Now let us talk your personality. It is important to understand that in the end what you like is what you like, there is no right or wrong in cigar smoking as far as taste and desire. As a new smoker one should not be afraid to try out all types of cigars from mild to full and YES, it is ok to deviate from the standard practice of starting with a mild cigar. Feel free to explore, ask questions and realize that your palate, the thing that lets you taste, will guide you over time to your preferences. Every cigar is different, and one should ask or research about it to make sure it is something they want to smoke. The best learning experience is to smoke everything your cigar shop of choice has in the humidor and learn what are your likes and dislikes.   One key thing to remember is that when you are standing in the humidor, ready to buy a cigar, do not think that you should judge the cigar by its cover.  Many people think that dark means strong and light means mild.  On the contrary there are many dark cigars that are mild and there are light cigars that are stronger than you might expect.  At this point I am sure you are thinking “How do I tell them apart?”  Well if you read the blog on What to Look for in a good Cigar Shop & What to avoid, you will remember the part about the staff and willingness to educate.  This is one of those areas that is KEY!!  Ask someone to help you in selecting a cigar.  Remember to give as much information to the staff member as possible.  Information like what you like to drink, maybe your favorite foods, what cigars you have smoked before (if any) and what you liked or disliked about them and also when and where you plan to smoke the cigar.  Along with this information I suggest you ask lots of questions and discuss whatever conceived, or potentially misconceived, ideas you have about cigars and the lifestyle.  By asking and learning you will begin to build not only your cigar personality but also learn what cigars you genuinely enjoy smoking.  When I started smoking cigars most cigars in the humidor were mild with a few being more towards the medium spectrum.  Of course, it did not take long for me to want something more powerful and with more flavor. I found that lots of the choices I had in front of me seemed the same.  So, I set out to find those more powerful and flavorful cigars.  How did I do this? I simply asked.  Of course, this had mixed results, so I decided to try things I had not smoked before and keep a little book with my notes.  Yes, I strongly recommend this if you are starting off because there is a lot to remember and it is easiest to refer to something written versus trying to recall the cigar’s profile from memory.  After much trial and error, I began to find my preferences and my cigar personality.  I discovered that flavor for me was far more important than strength and that I was finding cigars that fit me and what I wanted to smoke.  I also learned something along the way that helped me truly learn about a cigars flavor, this one thing makes a huge difference; it was how to retro hale.  In simple terms, retro hale means to take the smoke into your mouth and blow it out through your nose.  For beginners you will need to have someone teach or guide you through this process since it is not as easy as it sounds.  I remember that it reminded me of the first few times I opened my eyes underwater in the pool – took a little getting used to, but eventually you get the hang of it.  We will discuss more about retro hale in further segments.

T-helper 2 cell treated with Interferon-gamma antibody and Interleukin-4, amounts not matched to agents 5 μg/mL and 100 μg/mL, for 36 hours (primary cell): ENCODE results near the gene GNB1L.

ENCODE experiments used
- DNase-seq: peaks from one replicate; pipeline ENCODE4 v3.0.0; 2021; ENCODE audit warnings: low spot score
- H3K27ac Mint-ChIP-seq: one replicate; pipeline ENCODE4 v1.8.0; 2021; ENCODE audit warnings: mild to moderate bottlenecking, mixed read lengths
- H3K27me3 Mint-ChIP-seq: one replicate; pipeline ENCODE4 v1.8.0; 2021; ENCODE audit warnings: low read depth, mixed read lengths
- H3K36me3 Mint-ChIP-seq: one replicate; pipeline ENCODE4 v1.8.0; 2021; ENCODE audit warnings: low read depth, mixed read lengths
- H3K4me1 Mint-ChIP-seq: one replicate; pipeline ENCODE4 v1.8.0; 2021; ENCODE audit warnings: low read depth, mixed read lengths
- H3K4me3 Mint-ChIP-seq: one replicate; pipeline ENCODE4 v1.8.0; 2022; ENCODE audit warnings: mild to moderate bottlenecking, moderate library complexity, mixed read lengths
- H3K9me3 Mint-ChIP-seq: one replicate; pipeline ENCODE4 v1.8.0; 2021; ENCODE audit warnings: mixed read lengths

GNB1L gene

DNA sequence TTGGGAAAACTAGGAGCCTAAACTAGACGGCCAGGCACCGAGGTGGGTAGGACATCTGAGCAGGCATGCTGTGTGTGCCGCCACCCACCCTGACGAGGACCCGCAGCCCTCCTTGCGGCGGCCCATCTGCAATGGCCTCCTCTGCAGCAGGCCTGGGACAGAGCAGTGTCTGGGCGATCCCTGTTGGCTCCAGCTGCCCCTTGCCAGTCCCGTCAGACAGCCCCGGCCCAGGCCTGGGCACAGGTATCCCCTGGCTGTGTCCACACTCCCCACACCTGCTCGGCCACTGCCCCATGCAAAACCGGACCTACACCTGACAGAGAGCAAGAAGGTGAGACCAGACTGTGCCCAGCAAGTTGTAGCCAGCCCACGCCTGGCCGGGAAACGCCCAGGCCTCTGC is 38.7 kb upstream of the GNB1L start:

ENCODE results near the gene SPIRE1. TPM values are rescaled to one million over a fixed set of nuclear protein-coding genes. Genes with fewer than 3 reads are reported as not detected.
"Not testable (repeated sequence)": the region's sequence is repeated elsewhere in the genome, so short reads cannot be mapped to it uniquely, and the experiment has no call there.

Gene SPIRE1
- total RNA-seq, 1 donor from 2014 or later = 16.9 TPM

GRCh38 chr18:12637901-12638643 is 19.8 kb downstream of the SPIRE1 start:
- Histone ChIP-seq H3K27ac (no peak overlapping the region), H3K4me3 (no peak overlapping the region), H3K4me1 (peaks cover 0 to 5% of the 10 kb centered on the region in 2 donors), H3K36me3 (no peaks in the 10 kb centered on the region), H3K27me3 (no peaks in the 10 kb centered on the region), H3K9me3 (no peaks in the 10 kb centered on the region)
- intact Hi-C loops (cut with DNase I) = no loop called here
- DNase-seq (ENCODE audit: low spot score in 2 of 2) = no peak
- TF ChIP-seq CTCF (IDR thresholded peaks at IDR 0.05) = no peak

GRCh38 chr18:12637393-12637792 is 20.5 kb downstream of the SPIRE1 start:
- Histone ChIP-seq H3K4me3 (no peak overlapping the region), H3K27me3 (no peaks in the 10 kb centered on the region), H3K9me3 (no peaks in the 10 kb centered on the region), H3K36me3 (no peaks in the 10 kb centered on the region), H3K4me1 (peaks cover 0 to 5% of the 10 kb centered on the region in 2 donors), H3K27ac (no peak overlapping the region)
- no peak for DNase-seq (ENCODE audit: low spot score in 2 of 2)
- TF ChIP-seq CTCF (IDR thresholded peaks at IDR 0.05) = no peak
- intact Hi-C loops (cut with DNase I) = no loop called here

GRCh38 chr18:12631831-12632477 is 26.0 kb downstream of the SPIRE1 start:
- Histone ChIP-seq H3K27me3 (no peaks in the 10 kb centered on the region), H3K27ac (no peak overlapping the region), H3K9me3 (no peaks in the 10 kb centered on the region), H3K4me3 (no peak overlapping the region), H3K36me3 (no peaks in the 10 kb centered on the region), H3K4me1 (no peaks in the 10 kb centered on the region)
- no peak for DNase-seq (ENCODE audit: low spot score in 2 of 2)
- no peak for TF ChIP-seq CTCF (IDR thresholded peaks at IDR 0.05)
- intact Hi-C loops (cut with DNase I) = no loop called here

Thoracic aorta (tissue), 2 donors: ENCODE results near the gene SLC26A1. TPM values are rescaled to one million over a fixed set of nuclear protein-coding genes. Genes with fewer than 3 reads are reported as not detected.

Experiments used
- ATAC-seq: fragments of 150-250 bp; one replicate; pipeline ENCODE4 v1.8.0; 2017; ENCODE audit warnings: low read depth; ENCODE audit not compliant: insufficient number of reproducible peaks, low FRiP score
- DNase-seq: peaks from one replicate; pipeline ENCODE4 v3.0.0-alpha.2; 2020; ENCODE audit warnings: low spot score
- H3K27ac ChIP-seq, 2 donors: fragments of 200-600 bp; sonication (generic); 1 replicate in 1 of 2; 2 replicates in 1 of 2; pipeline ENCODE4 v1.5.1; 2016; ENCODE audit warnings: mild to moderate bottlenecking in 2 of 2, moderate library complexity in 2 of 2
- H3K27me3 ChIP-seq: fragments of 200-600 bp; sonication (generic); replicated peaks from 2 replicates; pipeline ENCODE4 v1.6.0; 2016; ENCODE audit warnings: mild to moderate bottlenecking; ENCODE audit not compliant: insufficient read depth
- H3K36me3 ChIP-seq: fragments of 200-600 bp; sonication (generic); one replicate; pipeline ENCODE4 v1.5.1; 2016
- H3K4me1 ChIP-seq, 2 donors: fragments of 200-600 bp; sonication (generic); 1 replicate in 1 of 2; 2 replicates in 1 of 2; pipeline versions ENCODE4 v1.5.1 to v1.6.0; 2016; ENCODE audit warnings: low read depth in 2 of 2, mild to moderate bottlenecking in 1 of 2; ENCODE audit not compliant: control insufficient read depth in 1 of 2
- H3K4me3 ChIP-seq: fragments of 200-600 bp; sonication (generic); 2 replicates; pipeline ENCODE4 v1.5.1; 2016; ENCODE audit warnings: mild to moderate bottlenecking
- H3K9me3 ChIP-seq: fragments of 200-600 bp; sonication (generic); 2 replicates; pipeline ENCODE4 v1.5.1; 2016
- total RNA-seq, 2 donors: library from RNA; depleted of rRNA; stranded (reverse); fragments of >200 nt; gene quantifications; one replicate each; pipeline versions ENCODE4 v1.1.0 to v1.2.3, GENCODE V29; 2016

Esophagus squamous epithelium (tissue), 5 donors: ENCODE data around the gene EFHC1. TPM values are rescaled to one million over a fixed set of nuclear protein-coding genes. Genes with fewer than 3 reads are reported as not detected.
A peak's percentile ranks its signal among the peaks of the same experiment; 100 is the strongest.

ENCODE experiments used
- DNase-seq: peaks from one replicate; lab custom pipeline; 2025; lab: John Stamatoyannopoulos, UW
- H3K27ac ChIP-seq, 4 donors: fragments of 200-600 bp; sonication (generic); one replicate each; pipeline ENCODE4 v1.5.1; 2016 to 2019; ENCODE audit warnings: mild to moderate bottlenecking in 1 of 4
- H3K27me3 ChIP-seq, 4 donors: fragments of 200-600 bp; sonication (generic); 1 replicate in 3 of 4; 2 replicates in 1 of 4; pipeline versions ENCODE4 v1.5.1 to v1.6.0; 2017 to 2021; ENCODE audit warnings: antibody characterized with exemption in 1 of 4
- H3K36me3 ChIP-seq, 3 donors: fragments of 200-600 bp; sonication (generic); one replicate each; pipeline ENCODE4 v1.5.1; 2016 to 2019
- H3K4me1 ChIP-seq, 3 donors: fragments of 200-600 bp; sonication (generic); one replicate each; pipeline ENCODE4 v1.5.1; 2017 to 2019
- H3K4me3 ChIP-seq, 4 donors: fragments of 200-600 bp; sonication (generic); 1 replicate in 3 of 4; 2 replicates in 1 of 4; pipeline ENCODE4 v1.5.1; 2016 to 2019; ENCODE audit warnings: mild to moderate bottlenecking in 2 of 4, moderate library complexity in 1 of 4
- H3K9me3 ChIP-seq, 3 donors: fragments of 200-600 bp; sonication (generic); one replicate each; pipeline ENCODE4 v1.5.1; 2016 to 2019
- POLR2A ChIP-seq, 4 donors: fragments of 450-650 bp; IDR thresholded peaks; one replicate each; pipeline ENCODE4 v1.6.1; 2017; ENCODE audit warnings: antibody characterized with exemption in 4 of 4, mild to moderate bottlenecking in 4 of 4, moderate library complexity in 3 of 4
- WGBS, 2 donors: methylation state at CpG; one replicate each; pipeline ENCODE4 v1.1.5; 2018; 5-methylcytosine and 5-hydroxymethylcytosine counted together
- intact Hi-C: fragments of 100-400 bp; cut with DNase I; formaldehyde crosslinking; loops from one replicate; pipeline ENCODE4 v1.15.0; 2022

In the end buying a cigar is a very personal thing.  The experience is different for everyone.  I know people that basically go into a humidor and get the same cigar they have always smoked, and never deviate from this.  Then there are those that must always try something new.  Me, I like to have my core group of “go to” cigars, but genuinely enjoy trying new ones or ones I have not smoked in a while.  It is fun to hunt for something new for my taste buds and even more fun to talk to a well-educated staff member about what they like to smoke or not.  When you have been smoking cigars for as many years as I have, you also find it enjoyable to hear people talk about cigars with such passion especially when it is a cigar that you dislike.  Makes me wonder what I missed and sometimes I even get convinced and try it again.  Of course, the opposite happens too, at which point I try convincing the person to try it again.  Either way it is part of what makes cigar smoking great.

I tell many smokers to be open and willing to try many different types of cigars and in the long run this will teach you what your cigar personality is and what your preferences are.  Of course, this will also help you buy cigars and buy new cigars you have never smoked before.  For me this is what this lifestyle, we call cigar smoking, is all about and I hope that you will find as much enjoyment in this lifestyle as I do.